Visit Take Walks to learn more about Walks and the tours we offer. Also, check out the Walks of Italy blog where we cover everything Italian – from coffee to history and, most of all, helping you to make the most of your trip.

You can find Take Walks on these channels:

You can find Stephen on these channels:

What you’ll learn in this episode

  1. As the name suggests, the Vatican is made up of multiple museums and the area they cover is immense. It’s impossible to see everything in one visit, so it’s worth honing down what it is what you want to see/experience there 
  2. Going on a tour/using a guide, is well worth it – because not only do you get someone to direct you where to go, what little details to look out for but also give you the context. It’s not easy to get a lot of information inside the museums – they don’t have a lot of signage and descriptions to explain the works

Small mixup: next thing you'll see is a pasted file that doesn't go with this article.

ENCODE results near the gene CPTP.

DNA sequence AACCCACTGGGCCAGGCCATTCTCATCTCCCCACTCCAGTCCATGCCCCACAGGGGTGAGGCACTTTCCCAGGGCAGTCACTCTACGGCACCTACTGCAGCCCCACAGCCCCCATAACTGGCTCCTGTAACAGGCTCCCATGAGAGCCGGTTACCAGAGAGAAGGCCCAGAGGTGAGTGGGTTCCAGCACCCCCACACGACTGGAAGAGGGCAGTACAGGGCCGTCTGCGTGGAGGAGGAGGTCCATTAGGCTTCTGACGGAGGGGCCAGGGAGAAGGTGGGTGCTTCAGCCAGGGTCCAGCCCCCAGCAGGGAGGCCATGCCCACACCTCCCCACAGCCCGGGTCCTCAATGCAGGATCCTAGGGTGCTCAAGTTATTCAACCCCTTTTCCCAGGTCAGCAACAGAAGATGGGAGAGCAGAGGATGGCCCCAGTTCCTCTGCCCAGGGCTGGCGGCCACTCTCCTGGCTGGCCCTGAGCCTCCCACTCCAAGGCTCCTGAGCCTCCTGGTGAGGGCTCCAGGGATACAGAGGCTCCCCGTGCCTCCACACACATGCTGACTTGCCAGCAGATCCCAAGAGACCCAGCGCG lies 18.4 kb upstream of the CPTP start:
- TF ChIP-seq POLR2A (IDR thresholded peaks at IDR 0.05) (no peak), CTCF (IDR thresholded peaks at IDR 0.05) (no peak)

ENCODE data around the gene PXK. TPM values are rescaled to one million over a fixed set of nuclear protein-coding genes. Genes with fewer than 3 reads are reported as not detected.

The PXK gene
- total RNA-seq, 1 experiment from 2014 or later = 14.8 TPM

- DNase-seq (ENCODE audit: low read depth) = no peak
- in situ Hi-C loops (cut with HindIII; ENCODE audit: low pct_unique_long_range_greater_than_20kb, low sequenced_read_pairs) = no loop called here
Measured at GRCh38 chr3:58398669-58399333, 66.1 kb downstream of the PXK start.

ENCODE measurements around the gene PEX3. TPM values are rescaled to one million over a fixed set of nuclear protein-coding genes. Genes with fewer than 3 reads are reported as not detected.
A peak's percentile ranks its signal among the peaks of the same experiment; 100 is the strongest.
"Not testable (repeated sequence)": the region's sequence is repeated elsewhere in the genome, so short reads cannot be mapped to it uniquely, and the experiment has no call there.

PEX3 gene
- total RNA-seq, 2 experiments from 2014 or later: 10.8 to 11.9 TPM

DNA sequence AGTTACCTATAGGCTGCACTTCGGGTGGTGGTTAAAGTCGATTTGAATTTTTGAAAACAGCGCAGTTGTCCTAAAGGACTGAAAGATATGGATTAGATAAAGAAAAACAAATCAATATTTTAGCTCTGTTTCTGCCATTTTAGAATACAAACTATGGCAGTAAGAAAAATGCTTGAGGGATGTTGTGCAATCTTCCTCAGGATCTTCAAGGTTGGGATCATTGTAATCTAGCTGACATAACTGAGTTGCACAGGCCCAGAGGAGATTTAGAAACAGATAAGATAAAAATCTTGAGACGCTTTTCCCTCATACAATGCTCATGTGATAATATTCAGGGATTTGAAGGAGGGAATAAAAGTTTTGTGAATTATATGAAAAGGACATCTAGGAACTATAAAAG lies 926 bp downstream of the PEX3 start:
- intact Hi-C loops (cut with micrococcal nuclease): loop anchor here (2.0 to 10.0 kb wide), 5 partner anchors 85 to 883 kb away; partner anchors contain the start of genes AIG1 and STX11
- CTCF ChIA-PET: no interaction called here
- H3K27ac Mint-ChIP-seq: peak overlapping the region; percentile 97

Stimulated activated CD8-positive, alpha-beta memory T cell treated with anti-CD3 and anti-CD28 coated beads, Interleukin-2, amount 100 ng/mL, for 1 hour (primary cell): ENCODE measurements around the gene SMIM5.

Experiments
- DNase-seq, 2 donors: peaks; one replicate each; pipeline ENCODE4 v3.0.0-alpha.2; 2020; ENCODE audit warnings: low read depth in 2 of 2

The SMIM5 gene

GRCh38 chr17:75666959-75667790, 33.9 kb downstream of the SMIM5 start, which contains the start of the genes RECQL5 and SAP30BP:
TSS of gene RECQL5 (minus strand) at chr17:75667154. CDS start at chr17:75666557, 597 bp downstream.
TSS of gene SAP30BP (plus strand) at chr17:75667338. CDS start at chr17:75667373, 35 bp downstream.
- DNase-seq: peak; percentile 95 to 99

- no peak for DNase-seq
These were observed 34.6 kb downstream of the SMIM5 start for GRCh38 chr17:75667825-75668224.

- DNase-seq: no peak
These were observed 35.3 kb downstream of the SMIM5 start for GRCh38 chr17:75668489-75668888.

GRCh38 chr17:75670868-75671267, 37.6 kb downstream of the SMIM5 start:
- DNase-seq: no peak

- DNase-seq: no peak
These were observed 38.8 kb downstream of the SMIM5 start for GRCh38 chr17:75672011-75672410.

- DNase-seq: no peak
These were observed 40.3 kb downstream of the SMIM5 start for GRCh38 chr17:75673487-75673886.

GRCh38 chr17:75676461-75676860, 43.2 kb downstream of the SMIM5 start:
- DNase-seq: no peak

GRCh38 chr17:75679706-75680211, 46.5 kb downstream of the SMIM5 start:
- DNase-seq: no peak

3. Even if you go to see the famous site – the painting of Michelangelo ceiling in the Sistine Chapel you could find you miss out if you didn’t take the tour because you wouldn’t have the explanations of what you’re looking at, what the history is – it can all be a bit overwhelming without some direction. And it’s handy to have someone to point out the face of a Cardinal (Biagio da Cesena) who Michelangelo put into the Last Judgment painting in the figure of Minos, judge of the Underworld, after he’d been negative about the quality of Michelangelo’s work
  4. Along with Michelangelo, there are older paintings all around the walls of the Sistine chapel alone  –  Botticelli, Perugino, Pinturicchio, and Ghirlandaio 
  5. The Vatican museums are immense, and the Sistine Chapel is one of the major buildings in a collection of buildings that make up the museum. The museum was historically the Apostolic Palace of Popes that go back as far as the 14th century